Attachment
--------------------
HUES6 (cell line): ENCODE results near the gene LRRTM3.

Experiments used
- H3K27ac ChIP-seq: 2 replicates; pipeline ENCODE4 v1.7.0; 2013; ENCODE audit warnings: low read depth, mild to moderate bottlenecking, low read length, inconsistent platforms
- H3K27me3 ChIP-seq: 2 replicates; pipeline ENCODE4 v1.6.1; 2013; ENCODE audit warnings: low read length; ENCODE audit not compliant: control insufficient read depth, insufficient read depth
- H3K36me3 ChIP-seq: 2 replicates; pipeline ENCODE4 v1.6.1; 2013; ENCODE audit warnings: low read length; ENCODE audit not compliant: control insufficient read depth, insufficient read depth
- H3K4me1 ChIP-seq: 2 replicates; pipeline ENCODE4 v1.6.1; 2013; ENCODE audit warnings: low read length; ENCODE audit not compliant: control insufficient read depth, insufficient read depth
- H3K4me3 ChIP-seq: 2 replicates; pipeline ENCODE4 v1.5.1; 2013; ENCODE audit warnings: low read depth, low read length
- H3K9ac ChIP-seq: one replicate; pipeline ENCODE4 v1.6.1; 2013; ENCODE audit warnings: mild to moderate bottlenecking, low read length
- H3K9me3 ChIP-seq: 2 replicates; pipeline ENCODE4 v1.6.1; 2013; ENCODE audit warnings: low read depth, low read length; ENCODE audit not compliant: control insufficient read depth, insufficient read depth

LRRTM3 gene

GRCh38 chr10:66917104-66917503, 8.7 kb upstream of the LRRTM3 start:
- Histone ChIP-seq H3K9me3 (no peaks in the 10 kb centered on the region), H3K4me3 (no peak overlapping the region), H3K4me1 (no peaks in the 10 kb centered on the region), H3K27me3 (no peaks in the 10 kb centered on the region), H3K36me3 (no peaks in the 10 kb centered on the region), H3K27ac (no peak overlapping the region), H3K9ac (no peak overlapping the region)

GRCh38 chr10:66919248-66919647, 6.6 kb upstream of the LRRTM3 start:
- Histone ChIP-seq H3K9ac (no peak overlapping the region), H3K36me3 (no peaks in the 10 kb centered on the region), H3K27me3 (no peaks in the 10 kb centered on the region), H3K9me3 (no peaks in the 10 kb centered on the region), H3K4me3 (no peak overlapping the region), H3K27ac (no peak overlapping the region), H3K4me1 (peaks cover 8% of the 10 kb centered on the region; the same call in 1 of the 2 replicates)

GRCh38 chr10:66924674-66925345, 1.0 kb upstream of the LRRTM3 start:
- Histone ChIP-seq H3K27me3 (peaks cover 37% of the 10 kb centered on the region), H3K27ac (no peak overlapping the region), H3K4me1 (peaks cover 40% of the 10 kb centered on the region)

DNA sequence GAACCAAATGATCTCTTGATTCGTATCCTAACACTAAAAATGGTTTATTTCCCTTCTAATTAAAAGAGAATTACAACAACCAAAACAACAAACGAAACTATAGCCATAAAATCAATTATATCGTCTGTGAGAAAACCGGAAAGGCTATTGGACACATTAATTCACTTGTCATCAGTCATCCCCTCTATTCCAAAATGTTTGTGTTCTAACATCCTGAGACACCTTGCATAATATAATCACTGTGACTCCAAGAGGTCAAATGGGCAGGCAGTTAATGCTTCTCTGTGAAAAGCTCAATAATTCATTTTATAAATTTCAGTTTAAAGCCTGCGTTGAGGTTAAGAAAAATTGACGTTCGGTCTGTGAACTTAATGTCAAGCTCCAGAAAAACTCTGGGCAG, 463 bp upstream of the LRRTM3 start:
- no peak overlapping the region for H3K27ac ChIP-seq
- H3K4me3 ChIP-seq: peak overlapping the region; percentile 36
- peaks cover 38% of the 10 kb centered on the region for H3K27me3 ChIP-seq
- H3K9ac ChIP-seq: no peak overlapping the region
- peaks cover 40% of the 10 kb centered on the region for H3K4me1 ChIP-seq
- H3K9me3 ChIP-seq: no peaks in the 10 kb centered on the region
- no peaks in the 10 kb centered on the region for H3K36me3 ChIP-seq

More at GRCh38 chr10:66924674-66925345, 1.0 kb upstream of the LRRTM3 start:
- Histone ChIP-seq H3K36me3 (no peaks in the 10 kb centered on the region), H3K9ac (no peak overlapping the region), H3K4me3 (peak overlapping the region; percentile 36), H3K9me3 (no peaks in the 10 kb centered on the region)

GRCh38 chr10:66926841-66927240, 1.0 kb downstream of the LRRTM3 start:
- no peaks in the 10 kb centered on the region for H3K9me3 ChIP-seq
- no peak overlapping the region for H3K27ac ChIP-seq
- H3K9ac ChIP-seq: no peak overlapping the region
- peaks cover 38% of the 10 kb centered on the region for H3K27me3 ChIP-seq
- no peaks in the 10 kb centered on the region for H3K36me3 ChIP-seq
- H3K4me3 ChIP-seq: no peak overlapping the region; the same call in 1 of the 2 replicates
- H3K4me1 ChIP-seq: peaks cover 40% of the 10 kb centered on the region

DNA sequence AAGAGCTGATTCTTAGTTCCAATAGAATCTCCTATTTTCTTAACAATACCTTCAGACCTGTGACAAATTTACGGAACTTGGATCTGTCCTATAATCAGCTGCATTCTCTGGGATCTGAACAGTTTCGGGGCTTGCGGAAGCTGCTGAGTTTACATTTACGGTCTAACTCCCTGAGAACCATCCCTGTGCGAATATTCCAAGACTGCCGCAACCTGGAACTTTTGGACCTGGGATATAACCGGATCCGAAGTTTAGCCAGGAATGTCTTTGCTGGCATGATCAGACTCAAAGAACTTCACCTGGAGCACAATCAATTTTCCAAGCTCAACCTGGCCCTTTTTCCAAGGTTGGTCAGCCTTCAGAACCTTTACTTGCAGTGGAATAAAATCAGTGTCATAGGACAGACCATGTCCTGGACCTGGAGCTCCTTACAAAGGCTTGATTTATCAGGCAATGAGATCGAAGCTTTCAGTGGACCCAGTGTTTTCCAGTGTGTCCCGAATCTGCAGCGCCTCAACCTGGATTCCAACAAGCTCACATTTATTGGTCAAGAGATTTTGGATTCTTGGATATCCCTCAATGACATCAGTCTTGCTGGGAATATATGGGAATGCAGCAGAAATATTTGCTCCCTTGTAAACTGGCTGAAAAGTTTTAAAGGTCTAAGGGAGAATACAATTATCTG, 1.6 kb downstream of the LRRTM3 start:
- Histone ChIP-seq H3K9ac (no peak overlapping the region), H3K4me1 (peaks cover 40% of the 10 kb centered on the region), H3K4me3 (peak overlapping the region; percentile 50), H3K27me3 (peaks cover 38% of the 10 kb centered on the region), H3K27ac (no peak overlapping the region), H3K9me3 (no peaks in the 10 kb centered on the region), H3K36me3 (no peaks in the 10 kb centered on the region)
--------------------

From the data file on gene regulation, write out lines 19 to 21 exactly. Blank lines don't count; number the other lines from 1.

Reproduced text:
- H3K4me3 ChIP-seq: peak overlapping the region; percentile 36
- peaks cover 38% of the 10 kb centered on the region for H3K27me3 ChIP-seq
- H3K9ac ChIP-seq: no peak overlapping the region